The case against disgraced former national aboriginal leader David Ahenakew, which has already been a provocative and high-profile test of Canada’s hate-crime laws, is heading back to court on Monday in Saskatoon.
All sides involved are hopeful Mr. Ahenakew’s second trial in connection to anti-Semitic comments he made nearly six years ago will finally settle what constitutes the crime of “willfully promoting hatred” against an identifiable group.
In 2005, the former leader of the Assembly of First Nations was found guilty of the rare criminal charge and fined $1,000. Federal officials later stripped him of his Order of Canada.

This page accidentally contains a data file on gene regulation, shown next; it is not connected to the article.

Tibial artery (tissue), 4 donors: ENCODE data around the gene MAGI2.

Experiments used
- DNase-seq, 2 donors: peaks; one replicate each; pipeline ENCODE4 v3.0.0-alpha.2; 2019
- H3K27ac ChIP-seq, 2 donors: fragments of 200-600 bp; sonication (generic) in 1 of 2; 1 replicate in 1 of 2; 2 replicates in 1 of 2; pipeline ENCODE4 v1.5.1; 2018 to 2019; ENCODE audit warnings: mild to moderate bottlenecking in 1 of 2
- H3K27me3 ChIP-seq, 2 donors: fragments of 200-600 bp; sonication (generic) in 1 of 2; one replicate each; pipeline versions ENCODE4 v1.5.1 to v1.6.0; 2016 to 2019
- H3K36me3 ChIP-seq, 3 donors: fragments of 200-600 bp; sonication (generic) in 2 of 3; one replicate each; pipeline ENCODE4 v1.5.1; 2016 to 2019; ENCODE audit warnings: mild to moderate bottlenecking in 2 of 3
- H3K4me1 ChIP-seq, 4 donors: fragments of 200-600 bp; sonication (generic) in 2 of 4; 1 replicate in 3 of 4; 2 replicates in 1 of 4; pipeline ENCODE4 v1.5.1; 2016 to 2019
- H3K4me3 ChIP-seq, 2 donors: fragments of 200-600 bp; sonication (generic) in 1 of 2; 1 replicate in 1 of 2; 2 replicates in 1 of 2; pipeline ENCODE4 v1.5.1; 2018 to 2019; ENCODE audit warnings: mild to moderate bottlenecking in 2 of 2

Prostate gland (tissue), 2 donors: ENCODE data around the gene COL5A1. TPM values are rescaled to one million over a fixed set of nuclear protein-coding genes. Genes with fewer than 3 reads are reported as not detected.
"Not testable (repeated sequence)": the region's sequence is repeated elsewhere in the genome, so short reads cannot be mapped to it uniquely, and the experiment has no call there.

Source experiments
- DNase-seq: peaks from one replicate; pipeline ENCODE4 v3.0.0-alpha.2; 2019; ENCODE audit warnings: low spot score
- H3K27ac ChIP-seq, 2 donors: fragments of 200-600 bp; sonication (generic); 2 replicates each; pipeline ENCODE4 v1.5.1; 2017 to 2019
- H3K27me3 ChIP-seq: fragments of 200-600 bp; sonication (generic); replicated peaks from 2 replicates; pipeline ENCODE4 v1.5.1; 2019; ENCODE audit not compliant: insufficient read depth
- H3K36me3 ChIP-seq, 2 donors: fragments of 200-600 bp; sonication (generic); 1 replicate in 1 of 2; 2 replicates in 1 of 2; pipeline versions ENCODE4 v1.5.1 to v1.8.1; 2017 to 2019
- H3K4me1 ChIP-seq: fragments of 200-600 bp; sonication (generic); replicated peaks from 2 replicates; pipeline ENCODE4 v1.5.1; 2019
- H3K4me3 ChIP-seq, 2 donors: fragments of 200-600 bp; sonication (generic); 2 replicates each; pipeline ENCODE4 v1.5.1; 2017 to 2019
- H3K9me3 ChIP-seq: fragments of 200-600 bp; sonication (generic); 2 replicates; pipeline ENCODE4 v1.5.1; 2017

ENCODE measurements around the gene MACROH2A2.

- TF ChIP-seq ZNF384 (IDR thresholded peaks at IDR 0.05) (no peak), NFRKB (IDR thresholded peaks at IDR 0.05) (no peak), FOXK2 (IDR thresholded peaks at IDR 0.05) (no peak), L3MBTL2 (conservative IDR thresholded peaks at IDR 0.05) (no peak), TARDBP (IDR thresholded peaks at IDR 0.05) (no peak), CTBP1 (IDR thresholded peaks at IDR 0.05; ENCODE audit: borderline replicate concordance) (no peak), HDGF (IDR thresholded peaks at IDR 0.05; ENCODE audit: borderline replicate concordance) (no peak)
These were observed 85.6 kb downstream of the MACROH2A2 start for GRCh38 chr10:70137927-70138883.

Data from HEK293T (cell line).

The case began on Dec. 13, 2002, after Mr. Ahenakew, 75, made several anti-Semitic comments to an audience in Saskatoon and later to a newspaper reporter. He called Jews a “disease” and blamed them for the Second World War.
Mr. Ahenakew appealed the conviction and it was overturned in 2006. The Crown appealed that decision to the province’s top court.
Earlier this year, the Saskatchewan Court of Appeal dismissed the appeal and unanimously ruled that while Mr. Ahenakew’s remarks about Jews were “shocking, brutal and hurtful,” that didn’t mean he broke the law.
However, the Crown was given the option of retrying the case.
Doug Christie, Mr. Ahenakew’s lawyer, said his client didn’t break the law because he never wanted his comments to be widely published. Mr. Christie calls the second trial “vindictive” and a waste of public money.
Steven Silmovitch, national legal counsel to B’nai Brith Canada, said “the case has now gone beyond the question of David Ahenakew. It’s now almost a test-case situation.”